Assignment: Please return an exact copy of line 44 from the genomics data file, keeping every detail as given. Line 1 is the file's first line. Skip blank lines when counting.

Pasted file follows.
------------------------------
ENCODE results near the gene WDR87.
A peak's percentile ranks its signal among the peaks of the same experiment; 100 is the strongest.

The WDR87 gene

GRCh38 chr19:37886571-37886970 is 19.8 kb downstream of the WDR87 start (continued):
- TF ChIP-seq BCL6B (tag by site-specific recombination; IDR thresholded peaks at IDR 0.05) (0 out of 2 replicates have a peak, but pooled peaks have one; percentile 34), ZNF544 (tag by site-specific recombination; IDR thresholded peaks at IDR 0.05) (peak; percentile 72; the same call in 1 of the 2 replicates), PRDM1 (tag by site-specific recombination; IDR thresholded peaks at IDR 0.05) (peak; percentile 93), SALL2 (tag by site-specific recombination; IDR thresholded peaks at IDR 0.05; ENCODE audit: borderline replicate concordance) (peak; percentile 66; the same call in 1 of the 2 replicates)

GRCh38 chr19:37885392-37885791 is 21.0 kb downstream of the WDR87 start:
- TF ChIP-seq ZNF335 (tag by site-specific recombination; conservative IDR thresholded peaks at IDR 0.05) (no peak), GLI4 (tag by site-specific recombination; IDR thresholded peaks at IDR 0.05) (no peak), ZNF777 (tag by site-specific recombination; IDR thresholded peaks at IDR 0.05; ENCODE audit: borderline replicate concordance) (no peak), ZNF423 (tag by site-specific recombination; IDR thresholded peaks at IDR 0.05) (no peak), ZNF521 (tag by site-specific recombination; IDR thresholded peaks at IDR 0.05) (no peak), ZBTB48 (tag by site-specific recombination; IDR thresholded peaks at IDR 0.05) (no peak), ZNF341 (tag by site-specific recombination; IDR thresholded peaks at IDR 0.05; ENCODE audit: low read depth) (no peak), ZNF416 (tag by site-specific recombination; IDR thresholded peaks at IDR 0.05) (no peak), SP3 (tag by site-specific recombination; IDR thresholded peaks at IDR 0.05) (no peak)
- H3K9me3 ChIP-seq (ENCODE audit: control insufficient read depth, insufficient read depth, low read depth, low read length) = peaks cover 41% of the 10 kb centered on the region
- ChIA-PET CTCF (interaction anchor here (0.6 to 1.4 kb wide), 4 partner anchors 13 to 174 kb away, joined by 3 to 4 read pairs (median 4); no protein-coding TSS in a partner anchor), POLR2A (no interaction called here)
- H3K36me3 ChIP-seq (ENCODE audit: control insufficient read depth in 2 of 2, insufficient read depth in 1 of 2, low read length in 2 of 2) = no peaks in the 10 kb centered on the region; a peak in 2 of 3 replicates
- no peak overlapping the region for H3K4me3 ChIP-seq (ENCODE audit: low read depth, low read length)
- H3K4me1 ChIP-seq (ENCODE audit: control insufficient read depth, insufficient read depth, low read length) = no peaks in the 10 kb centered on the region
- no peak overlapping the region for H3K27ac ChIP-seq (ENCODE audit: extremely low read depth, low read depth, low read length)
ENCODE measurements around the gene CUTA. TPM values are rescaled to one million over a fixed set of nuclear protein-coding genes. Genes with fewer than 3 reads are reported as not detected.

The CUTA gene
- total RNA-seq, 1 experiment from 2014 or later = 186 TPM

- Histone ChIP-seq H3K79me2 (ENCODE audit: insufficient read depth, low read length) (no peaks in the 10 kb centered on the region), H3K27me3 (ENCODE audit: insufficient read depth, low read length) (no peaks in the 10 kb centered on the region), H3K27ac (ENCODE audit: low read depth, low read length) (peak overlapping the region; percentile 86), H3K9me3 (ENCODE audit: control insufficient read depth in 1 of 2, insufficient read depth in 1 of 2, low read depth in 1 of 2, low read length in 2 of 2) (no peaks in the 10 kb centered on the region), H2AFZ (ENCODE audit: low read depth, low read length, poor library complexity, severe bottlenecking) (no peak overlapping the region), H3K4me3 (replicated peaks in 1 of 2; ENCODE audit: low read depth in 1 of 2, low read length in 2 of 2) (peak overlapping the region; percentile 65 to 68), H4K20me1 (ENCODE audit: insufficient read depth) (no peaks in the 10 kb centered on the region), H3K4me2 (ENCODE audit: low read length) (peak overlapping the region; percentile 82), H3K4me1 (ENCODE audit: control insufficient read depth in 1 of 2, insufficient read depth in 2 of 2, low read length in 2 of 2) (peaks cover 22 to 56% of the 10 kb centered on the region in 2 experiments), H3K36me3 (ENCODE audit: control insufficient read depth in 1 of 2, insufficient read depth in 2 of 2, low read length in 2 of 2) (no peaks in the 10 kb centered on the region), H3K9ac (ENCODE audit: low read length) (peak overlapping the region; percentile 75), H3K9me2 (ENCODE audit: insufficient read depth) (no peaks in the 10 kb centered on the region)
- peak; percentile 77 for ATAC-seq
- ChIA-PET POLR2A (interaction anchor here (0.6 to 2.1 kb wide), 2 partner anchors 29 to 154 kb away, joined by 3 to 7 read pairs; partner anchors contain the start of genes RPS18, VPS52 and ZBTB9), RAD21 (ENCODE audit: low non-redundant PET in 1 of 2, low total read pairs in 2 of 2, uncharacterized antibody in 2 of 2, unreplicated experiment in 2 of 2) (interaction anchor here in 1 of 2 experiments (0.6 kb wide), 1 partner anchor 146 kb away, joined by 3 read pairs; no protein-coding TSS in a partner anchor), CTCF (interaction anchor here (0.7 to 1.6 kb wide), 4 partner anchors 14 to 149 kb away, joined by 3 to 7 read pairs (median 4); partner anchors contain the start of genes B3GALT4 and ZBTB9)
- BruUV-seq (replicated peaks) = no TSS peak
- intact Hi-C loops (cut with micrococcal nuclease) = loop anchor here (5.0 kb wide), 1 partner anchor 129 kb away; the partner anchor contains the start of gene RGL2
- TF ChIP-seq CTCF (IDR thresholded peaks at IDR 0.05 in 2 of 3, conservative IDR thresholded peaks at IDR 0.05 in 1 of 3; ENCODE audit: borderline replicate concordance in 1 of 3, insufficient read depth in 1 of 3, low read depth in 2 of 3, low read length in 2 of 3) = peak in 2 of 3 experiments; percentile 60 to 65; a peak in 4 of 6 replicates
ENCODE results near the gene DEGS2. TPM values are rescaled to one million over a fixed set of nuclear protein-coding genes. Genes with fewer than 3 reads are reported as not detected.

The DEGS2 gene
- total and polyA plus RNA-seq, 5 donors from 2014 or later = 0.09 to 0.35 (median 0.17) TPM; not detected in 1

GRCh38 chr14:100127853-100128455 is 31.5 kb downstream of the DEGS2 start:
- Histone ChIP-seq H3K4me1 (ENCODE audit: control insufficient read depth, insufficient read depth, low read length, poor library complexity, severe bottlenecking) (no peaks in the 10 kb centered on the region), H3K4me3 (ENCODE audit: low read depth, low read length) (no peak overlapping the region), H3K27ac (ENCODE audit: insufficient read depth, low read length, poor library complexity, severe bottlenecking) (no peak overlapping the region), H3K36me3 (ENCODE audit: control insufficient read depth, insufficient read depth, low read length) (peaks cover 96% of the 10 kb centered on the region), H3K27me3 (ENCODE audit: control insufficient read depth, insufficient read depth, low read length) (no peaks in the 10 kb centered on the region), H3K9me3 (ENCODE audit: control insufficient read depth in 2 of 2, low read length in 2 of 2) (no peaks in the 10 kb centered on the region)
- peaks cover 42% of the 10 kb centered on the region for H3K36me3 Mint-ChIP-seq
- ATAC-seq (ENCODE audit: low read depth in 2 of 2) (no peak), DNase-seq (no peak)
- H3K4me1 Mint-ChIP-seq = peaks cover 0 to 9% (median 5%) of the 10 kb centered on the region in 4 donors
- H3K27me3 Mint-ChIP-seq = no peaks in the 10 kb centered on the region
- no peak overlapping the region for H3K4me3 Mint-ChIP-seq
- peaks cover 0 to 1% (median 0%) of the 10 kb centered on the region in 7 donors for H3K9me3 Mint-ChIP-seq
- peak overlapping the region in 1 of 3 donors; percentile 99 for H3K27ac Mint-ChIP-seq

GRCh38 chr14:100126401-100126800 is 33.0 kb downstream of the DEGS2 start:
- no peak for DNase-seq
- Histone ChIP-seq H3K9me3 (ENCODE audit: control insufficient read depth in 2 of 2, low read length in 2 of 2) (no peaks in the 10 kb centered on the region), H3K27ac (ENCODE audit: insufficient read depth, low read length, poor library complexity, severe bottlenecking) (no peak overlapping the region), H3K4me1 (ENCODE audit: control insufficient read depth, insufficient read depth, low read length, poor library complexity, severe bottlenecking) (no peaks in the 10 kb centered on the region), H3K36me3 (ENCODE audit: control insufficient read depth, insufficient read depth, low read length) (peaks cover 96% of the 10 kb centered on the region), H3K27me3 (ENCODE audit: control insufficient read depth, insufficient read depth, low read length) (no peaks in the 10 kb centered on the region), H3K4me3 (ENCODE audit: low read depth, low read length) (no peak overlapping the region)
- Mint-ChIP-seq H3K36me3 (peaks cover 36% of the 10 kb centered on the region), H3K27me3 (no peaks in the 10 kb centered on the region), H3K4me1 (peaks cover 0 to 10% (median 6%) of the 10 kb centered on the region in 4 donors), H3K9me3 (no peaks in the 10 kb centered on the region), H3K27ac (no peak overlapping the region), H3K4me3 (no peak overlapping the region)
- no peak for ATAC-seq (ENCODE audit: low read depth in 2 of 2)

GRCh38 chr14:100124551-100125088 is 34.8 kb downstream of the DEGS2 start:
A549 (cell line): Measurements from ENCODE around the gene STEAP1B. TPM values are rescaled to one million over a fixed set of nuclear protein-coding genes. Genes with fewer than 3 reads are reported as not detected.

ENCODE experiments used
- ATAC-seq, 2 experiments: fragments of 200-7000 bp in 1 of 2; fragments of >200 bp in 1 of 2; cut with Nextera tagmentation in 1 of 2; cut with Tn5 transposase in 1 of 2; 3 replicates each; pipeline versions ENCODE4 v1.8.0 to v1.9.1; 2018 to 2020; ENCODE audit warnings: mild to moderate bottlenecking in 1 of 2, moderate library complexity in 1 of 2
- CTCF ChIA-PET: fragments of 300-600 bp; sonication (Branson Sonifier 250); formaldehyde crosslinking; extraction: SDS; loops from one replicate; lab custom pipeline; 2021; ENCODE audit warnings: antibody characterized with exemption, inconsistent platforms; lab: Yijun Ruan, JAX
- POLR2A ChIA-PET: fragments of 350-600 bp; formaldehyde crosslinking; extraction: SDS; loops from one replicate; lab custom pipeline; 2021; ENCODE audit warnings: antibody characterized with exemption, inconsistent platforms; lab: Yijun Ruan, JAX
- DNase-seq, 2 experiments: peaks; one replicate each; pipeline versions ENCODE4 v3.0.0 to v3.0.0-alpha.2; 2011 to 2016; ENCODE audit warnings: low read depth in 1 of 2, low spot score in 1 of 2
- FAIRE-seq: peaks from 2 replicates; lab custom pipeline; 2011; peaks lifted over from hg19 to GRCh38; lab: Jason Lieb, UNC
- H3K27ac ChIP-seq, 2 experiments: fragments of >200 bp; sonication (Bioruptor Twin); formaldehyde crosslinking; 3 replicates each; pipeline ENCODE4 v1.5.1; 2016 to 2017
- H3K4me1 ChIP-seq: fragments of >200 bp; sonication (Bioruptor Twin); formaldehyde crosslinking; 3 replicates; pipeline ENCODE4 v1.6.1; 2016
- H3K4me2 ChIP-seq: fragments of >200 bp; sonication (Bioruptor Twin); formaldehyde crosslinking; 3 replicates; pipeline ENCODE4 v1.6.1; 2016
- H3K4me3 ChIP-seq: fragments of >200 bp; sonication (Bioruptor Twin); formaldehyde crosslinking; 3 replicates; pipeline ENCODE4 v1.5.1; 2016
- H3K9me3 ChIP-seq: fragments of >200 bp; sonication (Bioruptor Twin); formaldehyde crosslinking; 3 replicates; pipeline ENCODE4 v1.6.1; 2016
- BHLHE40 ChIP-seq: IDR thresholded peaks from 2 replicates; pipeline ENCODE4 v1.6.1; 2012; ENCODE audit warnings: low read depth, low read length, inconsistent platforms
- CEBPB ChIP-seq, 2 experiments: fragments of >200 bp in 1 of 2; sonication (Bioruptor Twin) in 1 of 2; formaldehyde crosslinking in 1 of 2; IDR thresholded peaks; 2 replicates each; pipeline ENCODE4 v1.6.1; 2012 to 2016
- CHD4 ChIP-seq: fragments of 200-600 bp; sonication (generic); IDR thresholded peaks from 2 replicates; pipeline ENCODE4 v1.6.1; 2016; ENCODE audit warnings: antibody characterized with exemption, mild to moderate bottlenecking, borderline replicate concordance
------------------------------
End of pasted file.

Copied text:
- CTCF ChIA-PET: fragments of 300-600 bp; sonication (Branson Sonifier 250); formaldehyde crosslinking; extraction: SDS; loops from one replicate; lab custom pipeline; 2021; ENCODE audit warnings: antibody characterized with exemption, inconsistent platforms; lab: Yijun Ruan, JAX